the country with Zambia, Zimbabwe and the DRC, while the Maputo Corridor brings South Africa, Swaziland and Maputo (Mozambique) closer together. Coal analyst for XMP Consulting Xavier Prevost described the agreement as “interesting” given Botswana’s previous logistical challenges in finding a way to move its reserves. The government had previously considered moving its coal exports through Maputo or Walvis Bay in Namibia. The cost of moving coal to Durban will be high, however, given the distance – around 700 miles - and the large handling costs at Durban port.

Angola restores copper railway Refurbished Benguela railway set to resume copper transportation after a four-decade hiatus. Signalling an important landmark for the post-civil war government, Angola is set to resume carrying copper from central Africa to the port of Lobito. The newly refurbished 1344 -kilometre (835 mile) line will link Lobito with Luau, a town on the border with the Democratic Republic of the Congo, a distance roughly equal with that between London and Milan. The DRC boasts some of the world’s richest copper fields but operations on the Caminho de Ferro de Benguela, the

only railway linking central Africa to the Atlantic coast, were suspended following the outbreak of civil war in neighbouring Angola in 1975. It is estimated that the Lobito Corridor line, which cost $1.9bn in mostly oilbacked loans from China to restore, will handle 20 million passengers and two million tonnes of resources each year. Once a second branch line inside Zambia is completed in December, the line will be in direct competition with ports and other rail lines across sub-

Saharan Africa to carry Zambian and Congolese copper exports, which together account for around 7.4 per cent of world production of the metal. But the Benguela railway will offer shorter access to European and American markets via the Atlantic, and will restore Angola’s history of an 84-year-old transcontinental rail network which has previously carried copper, cobalt, manganese and zinc from Zambia and the DRC into Mozambique and Tanzania.

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10 \ Business Life \ April 2013

business life:

Kenya’s Safaricom leading the way by Mamello Masote in Johannesburg As the scramble for mobile subscribers on the African continent heats up, intense price wars in some of its key markets have forced mobile network operators to look to other areas of innovation for growth. According to analysis by GMSA Wireless Intelligence, the total number of unique individual mobile subscribers in Africa stood at 356 million in the fourth quarter of 2012. This represents just 33 per cent of the continent’s population. The report also showed that the Western Africa region had about 103 million unique subscribers in the fourth quarter of 2012 with just under half of these residing in Africa’s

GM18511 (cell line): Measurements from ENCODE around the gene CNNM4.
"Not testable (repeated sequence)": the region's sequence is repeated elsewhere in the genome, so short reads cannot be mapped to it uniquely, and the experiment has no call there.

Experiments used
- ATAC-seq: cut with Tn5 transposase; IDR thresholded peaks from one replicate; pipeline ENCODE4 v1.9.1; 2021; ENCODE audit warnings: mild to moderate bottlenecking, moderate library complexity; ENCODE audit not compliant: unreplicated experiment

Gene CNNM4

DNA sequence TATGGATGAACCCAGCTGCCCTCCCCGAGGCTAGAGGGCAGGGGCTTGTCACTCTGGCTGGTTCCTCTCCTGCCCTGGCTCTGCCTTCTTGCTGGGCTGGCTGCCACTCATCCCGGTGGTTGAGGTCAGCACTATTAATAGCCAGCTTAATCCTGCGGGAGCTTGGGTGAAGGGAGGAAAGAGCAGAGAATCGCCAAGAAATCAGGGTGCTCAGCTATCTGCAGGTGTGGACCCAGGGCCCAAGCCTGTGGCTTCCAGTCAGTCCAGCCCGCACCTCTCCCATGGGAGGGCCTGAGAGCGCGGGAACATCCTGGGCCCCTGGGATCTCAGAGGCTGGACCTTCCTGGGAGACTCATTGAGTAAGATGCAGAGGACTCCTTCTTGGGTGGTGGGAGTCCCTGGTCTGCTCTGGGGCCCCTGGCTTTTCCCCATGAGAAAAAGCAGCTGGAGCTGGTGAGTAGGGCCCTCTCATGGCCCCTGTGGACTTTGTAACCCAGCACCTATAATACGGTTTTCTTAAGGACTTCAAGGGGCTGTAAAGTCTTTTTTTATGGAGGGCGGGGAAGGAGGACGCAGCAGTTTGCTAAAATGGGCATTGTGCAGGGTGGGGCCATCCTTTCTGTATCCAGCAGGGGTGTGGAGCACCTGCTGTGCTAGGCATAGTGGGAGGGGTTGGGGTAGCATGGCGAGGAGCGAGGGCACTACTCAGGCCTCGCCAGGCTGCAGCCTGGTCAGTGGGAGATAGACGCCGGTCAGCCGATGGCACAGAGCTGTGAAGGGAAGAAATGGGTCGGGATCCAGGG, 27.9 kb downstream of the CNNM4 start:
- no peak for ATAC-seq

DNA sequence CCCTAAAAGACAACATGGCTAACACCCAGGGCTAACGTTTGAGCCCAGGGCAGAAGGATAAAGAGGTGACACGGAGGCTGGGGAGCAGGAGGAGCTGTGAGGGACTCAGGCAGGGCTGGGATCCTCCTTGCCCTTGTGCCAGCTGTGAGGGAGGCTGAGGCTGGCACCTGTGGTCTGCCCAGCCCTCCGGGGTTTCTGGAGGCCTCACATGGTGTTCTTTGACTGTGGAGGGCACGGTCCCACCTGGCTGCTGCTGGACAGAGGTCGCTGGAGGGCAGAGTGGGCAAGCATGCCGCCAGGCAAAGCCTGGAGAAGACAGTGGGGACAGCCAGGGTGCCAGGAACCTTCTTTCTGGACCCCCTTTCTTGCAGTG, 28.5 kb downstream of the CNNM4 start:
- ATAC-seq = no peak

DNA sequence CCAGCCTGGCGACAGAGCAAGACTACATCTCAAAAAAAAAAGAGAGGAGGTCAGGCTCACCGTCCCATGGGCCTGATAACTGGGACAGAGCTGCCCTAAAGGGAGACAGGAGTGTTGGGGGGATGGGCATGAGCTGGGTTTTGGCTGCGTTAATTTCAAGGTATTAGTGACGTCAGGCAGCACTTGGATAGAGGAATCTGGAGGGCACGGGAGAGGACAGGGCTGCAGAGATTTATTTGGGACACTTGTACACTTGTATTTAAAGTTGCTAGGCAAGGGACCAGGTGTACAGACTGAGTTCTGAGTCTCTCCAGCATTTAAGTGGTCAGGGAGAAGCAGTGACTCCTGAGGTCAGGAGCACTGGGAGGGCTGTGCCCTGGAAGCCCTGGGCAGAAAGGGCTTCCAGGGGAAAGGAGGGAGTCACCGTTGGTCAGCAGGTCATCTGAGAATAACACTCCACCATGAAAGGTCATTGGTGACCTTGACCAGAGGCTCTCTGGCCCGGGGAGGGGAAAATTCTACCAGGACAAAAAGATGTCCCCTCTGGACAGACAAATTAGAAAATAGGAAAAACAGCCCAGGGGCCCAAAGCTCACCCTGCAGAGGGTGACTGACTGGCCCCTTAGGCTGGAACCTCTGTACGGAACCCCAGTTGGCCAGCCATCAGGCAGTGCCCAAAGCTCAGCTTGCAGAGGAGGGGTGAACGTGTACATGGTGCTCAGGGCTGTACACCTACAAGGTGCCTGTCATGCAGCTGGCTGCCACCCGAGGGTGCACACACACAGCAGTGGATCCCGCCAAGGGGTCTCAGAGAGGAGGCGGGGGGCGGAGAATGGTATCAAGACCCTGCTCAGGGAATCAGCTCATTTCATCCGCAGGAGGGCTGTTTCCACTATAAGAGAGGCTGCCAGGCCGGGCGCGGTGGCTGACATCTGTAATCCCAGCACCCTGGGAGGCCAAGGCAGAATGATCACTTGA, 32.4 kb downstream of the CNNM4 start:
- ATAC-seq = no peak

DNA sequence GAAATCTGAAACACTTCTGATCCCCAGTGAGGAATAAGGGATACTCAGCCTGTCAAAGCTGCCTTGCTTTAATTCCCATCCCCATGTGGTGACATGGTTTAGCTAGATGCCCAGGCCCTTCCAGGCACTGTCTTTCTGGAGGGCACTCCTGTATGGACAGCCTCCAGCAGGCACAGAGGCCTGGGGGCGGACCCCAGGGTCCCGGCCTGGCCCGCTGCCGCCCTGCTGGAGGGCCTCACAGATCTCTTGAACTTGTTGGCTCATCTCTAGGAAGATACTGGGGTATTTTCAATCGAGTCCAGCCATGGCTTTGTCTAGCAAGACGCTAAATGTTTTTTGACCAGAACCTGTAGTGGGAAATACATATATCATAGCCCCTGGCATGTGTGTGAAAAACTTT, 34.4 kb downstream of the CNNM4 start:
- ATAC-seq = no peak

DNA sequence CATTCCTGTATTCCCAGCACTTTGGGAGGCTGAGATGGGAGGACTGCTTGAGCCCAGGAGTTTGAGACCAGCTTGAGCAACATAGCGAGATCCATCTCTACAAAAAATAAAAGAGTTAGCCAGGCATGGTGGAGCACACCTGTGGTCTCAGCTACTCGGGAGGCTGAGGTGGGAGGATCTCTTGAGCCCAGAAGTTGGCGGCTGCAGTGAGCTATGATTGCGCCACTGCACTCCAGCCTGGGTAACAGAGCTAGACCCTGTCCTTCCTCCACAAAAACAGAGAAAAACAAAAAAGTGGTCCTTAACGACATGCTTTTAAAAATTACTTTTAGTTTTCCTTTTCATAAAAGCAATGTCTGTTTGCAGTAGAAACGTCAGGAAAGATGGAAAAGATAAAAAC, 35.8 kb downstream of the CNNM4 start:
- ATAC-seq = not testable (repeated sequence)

Image by whiteafrican

single largest market, Nigeria. Second is the Northern Africa region (101 million), which contains large markets such as: Egypt, Algeria and Morocco, followed by Eastern Africa (82 million), Southern Africa (37 million) and Central Africa (33 million). It is this potential for growth that has attracted large companies like Vodafone, Indian company Bharti Airtel and French telecommunications company Orange to make vast investments into the continent. In Nigeria, a hotly contested country due to its vast population of 162 million, price wars have intensified, with the government issuing a moratorium on promotions to try and stabilise the market. South African-based telecommunications giant MTN, which is the market leader in Nigeria, has shown how harmful the price wars could be to the bottom line when it delivered flat revenue for the first time in Nigeria since it entered the market in 2001. CEO of MTN Sifiso Dabengwa said at the company’s results presentation that their strategy in Nigeria was to increase the network capacity through vast amounts of investment in capital expenditure so that data-enabled devices on the network are increased. “It’s a good idea for MTN to invest in the network because it has been fined for poor network quality in Nigeria and they need to compensate the loss of revenue in voice with data. It’s also a good thing to drive the uptake of data - Safaricom in Kenya has had a lot of success with this. But they [MTN] would also need content and this means working with content providers particularly in the consumer space,” said Mervin Miemoukanda, an analyst at Frost and Sullivan. Safaricom, the biggest mobile operator in Kenya, was faced with a price war